I read this on impulse (due to a mix of the praise it received from the Australian book podcasts I listen to, and the library I work for had it availaI read this on impulse (due to a mix of the praise it received from the Australian book podcasts I listen to, and the library I work for had it available).
I'm not sure why it's heaped with praise, it was okay; not sure why it was compared to To Kill a Mockingbird other than some broad similarities to rural settings, young protagonists, and racial issues. JJ is more of a mystery than TKaM (which is more of a pseudo-memoir wrapped up with a trial). I would reread TKaM in the future, but I don't think I'll ever want to reread JJ.
My main problem with the book is that Jasper Jones is not the focus, nor is he even the narrator. Jasper Jones enters the story as plot device and saunters out again so the main character can tell us about his life and his parents and his friends and his town.
Oh, we need plot again! Bring back Jasper Jones!
I really wish the narrator was Jasper and not Charlie Bucktin. I'm not familiar with the racial tensions of 1960s Australia but, considering this type of story has been written many times before--seemingly always from the POV of a character who isn't the minority in question--this feels like a lost opportunity to explore heretofore unexplored territory. Because it's written from Charlie's POV some characters I wish we heard from more feel muted (like Jeffrey's parents). Jeffrey is more annoying than funny, and we get to hear him far more than I think was necessary, so it's kinda strange that we hardly get any dialogue from his mom or even ANY words spoken by his dad. They feel like dressing to bring home thematic points of the story and not much else.
And don't get me started on Charlie's mom. In fact, I don't think there's any female character who is pleasant or free from being abused in some way (except for Charlie's love interest, because: love interest).
JJ might take place in the 1960s but I wish its approach to... everything! were a little more modern.
I like that it evoked a time and place I know nothing about (1960s Australia) but maybe there are better books out there, from a more diverse POV, that might do the same thing. Any suggestions?...more
Michael McDowell has been on my radar for a while (Beetlejuice and Nightmare Before Christmas writing credits!) but I haven't tried his books yet. SinMichael McDowell has been on my radar for a while (Beetlejuice and Nightmare Before Christmas writing credits!) but I haven't tried his books yet. Since I weirdly believe I should always read someone in order, or at least read their first book first, that's what I did here.
I read this fairly quick and enjoyed it overall. There's a lot of detail to be had about this small southern town and its people so there's no first-time-novel lack of anything, but it is a little overwritten. Maybe repetitious is a better word: something happens and we get people talking about what just happened, and people like to repeat things, and we get the details (wrong or right, cuz gossip) a couple times over. It's fine the first few times when we're learning about the town but it tends to read like filler once the story gets going and you just want the flow to be flow-ier.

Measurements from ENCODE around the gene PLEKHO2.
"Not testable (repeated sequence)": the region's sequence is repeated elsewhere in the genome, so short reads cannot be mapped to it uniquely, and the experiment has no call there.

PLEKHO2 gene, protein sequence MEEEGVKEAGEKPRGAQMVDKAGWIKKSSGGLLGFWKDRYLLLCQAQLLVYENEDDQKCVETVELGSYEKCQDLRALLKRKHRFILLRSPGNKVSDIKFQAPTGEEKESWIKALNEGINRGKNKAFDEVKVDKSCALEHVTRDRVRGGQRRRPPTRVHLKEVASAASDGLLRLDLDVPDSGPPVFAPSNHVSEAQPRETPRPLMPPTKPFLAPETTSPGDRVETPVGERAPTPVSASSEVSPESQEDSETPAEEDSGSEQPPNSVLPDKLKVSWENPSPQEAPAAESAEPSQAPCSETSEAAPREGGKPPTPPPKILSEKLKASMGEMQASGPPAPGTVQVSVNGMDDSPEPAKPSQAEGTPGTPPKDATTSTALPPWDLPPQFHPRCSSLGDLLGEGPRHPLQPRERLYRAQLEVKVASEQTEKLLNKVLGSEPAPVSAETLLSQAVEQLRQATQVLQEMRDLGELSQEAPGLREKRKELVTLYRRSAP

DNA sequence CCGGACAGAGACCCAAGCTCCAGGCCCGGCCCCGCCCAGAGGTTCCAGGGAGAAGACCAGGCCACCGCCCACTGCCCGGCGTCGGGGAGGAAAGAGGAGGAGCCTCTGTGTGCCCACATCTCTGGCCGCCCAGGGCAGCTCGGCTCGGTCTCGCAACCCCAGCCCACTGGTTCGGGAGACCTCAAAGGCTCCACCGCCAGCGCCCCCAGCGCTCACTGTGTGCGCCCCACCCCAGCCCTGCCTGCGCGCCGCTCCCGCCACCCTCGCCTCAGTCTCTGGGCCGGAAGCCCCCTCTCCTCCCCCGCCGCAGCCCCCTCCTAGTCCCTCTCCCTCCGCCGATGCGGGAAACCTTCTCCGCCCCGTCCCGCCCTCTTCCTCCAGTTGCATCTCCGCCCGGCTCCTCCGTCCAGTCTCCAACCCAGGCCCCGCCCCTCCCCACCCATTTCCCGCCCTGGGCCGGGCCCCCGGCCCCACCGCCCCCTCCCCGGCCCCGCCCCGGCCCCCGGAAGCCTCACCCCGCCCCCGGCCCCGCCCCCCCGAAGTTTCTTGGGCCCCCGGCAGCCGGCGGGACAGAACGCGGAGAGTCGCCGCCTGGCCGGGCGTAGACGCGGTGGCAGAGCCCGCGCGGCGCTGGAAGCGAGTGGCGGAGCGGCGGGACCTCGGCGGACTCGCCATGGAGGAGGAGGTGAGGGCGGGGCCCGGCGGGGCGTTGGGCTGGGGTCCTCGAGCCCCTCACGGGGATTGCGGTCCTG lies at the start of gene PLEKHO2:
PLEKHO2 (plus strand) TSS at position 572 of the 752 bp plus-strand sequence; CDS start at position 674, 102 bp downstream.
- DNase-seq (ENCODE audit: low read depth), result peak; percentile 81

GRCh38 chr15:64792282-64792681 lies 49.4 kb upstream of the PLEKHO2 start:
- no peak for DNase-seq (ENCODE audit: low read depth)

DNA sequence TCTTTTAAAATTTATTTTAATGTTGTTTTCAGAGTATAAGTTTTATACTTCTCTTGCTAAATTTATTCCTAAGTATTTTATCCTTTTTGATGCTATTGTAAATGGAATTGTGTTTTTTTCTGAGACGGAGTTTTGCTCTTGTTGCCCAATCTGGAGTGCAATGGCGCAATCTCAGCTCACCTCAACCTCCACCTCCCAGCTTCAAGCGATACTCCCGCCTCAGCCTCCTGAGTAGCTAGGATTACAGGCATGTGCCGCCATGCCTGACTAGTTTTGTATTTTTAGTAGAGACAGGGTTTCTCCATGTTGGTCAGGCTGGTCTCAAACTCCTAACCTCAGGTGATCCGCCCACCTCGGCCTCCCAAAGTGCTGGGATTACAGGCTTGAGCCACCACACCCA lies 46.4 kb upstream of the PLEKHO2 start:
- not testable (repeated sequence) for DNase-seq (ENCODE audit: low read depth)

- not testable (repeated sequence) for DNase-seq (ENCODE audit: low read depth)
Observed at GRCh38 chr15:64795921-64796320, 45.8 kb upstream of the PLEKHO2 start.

And don't get me started on the southern-isms and speech patterns. 'Gone' for going to/gonna gets really hard to read, even, or especially, after the 100th use of it.
Writing quibbles aside, a small southern town full of spiteful unlikable people is evoked here pretty well. The number of likable people is minimal, and one of them is the protagonist. The horror fun here is watching the townspeople kill or be killed because of the titular amulet (think of the Nettie and Wilma in Stephen King's Needful Things, just over and over). The grand guignol ending precedes a bit of a tepid ending concerning our heroine and her awful family---the curtain falls before we get see what happens, so I feel a little shorted on that end.
All in all though, it's a fun little horror jaunt for the patient....more
I read this so I could watch the mini-series adaptation (I can't resist a read-and-watch). I think I enjoyed the book more than the series.
I really caI read this so I could watch the mini-series adaptation (I can't resist a read-and-watch). I think I enjoyed the book more than the series.
I really came to like Aminata (I identified with her book-loving ways) and that really helped when the story took some leaps in time that are sometimes a bit convenient. Only the first chapter deals with her life in Africa before she is stolen by slave traders and I felt it gave short shrift of her childhood and upbringing, not to mention the culture and society she comes from.
The story then takes what is the horrifying but not unusual trek of someone being captured in Africa, enslaved, transported and sold in the U.S. followed by the horrifying but not unusual experiences of a slave in the states. Aminata's life spans decades so I can understand why years (even decades) would pass between chapters but I would have read all the words needed to fill in those gaps. Really I'm just complaining that I would have read much more of this novel if it existed.